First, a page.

Optical Clearing for Improved Confocal Imaging of Thick Specimens

Developed almost 70 years ago, confocal microscopy has become a mainstay for imaging fluorescently labeled biological samples. Widefield microscopy illuminates biological samples with a diffuse field of light that excites fluorophores above and below the focal plane of interest, resulting in a blurry, less resolved image. By placing a pinhole in a conjugate focal plane between the sample and the light detector (camera or PMT), confocal microscopy blocks contaminating out-of-focus light, thus improving axial (z) resolution (Figure 1). This improved resolution means that finer z-sections can be taken deeper within thick samples, such as spheroids and resected tissue, and three-dimensional biological relationships can be better elucidated.

Poor image quality and resolution (e.g. signal-to-noise ratio) can result not only from excited out-of-focus fluorophores but also from biological matter such as lipids and proteins. In the latter case, in-focus light diffracts as it travels through the sample, reducing the amount of signal that is detected. This diffractive effect is quantified by the refractive index, which is a measure of how the speed of light is influenced as it passes through a material. Matching the refractive index of the mounting medium and the sample with the microscope optics as close as possible will aid in minimizing diffracted light, which in turn will improve the quality of the image.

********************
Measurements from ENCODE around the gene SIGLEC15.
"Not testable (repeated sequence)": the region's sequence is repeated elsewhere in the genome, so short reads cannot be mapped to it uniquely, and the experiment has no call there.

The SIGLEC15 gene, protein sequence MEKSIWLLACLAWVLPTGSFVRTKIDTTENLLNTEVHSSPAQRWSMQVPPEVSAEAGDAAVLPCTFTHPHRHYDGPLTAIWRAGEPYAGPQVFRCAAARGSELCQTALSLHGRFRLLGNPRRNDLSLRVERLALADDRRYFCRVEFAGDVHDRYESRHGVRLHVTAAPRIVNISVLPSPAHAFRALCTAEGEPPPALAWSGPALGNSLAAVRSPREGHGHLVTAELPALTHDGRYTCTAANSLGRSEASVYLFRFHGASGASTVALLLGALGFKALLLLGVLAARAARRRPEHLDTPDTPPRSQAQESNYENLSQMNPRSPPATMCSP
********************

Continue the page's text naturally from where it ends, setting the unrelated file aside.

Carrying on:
Figure 1  See references section below.

Many clearing agents and mounting media have been developed to help reduce diffracted light by altering the refractive index of the sample so that they better match the refractive index of the microscope optics. Selecting the most appropriate clearing agent requires consideration of multiple factors, including sample thickness, imaging depth, fluorophore type, and vessel format and material.


Figure 2 See references section below.

Some clearing agents function by simply exchanging the primarily water-based intracellular environment with a liquid that has a better-matched refractive index, such as glycerol. Alternatively, some clearing agents improve sample clarity by extracting lipids (delipidation). Clearing agents that simply exchange the intracellular aqueous environment are minimally invasive than tend to favor smaller samples and those where fluorescent proteins are used. While clearing agents that delipidate may improve imaging depth to a greater degree, these agents typically employ harsh detergents and electrophoretic devices to draw lipids away from the sample. 

Some delipidating clearing agents use organic solvents, which may be incompatible with fluorescent protein-based samples. Additionally, organic solvent-based clearing agents may not be compatible with imaging vessels that use glass alternatives as the imaging window, such as cycloolefin. This technical note describes the use of a refractive index-correcting clearing agent (Figure 2) to improve imaging depth of thick samples such as HT-1080 spheroids.

Sample Preparation for Imaging HT1080 Spheroids